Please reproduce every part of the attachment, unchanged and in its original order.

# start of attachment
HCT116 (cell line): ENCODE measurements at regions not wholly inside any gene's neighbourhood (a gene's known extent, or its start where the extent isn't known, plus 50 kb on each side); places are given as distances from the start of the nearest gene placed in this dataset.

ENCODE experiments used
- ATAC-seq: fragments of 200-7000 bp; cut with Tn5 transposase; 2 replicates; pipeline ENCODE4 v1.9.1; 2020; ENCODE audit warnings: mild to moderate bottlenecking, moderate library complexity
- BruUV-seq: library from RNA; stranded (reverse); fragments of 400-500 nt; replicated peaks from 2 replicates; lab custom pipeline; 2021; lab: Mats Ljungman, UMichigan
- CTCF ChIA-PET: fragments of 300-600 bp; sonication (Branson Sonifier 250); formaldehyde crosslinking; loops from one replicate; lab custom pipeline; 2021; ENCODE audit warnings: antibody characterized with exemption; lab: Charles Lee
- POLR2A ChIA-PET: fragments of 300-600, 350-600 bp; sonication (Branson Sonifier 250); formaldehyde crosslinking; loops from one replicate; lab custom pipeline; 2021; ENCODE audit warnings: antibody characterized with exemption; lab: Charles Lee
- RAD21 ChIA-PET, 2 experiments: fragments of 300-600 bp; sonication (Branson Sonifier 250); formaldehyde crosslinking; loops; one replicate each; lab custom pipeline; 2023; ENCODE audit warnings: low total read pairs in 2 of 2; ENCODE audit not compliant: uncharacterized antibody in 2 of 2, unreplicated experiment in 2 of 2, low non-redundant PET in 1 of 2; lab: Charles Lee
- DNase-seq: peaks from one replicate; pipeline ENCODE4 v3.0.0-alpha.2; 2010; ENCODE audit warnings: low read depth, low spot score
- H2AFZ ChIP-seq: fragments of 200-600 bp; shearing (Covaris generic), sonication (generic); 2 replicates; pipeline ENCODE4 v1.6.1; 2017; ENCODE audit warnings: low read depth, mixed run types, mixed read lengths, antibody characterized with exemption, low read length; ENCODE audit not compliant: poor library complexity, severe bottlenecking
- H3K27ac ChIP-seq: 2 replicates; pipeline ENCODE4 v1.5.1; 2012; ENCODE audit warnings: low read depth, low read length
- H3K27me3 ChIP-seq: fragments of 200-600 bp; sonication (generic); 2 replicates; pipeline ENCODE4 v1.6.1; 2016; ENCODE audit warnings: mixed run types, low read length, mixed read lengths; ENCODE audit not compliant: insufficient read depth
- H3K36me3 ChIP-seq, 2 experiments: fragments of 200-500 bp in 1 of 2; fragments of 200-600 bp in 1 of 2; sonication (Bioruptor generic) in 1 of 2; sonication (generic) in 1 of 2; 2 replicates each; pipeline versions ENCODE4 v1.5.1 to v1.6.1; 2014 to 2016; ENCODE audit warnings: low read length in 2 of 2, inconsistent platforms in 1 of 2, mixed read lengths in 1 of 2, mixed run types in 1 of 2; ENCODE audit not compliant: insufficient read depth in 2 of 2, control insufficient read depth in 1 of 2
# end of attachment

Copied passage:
HCT116 (cell line): ENCODE measurements at regions not wholly inside any gene's neighbourhood (a gene's known extent, or its start where the extent isn't known, plus 50 kb on each side); places are given as distances from the start of the nearest gene placed in this dataset.

ENCODE experiments used
- ATAC-seq: fragments of 200-7000 bp; cut with Tn5 transposase; 2 replicates; pipeline ENCODE4 v1.9.1; 2020; ENCODE audit warnings: mild to moderate bottlenecking, moderate library complexity
- BruUV-seq: library from RNA; stranded (reverse); fragments of 400-500 nt; replicated peaks from 2 replicates; lab custom pipeline; 2021; lab: Mats Ljungman, UMichigan
- CTCF ChIA-PET: fragments of 300-600 bp; sonication (Branson Sonifier 250); formaldehyde crosslinking; loops from one replicate; lab custom pipeline; 2021; ENCODE audit warnings: antibody characterized with exemption; lab: Charles Lee
- POLR2A ChIA-PET: fragments of 300-600, 350-600 bp; sonication (Branson Sonifier 250); formaldehyde crosslinking; loops from one replicate; lab custom pipeline; 2021; ENCODE audit warnings: antibody characterized with exemption; lab: Charles Lee
- RAD21 ChIA-PET, 2 experiments: fragments of 300-600 bp; sonication (Branson Sonifier 250); formaldehyde crosslinking; loops; one replicate each; lab custom pipeline; 2023; ENCODE audit warnings: low total read pairs in 2 of 2; ENCODE audit not compliant: uncharacterized antibody in 2 of 2, unreplicated experiment in 2 of 2, low non-redundant PET in 1 of 2; lab: Charles Lee
- DNase-seq: peaks from one replicate; pipeline ENCODE4 v3.0.0-alpha.2; 2010; ENCODE audit warnings: low read depth, low spot score
- H2AFZ ChIP-seq: fragments of 200-600 bp; shearing (Covaris generic), sonication (generic); 2 replicates; pipeline ENCODE4 v1.6.1; 2017; ENCODE audit warnings: low read depth, mixed run types, mixed read lengths, antibody characterized with exemption, low read length; ENCODE audit not compliant: poor library complexity, severe bottlenecking
- H3K27ac ChIP-seq: 2 replicates; pipeline ENCODE4 v1.5.1; 2012; ENCODE audit warnings: low read depth, low read length
- H3K27me3 ChIP-seq: fragments of 200-600 bp; sonication (generic); 2 replicates; pipeline ENCODE4 v1.6.1; 2016; ENCODE audit warnings: mixed run types, low read length, mixed read lengths; ENCODE audit not compliant: insufficient read depth
- H3K36me3 ChIP-seq, 2 experiments: fragments of 200-500 bp in 1 of 2; fragments of 200-600 bp in 1 of 2; sonication (Bioruptor generic) in 1 of 2; sonication (generic) in 1 of 2; 2 replicates each; pipeline versions ENCODE4 v1.5.1 to v1.6.1; 2014 to 2016; ENCODE audit warnings: low read length in 2 of 2, inconsistent platforms in 1 of 2, mixed read lengths in 1 of 2, mixed run types in 1 of 2; ENCODE audit not compliant: insufficient read depth in 2 of 2, control insufficient read depth in 1 of 2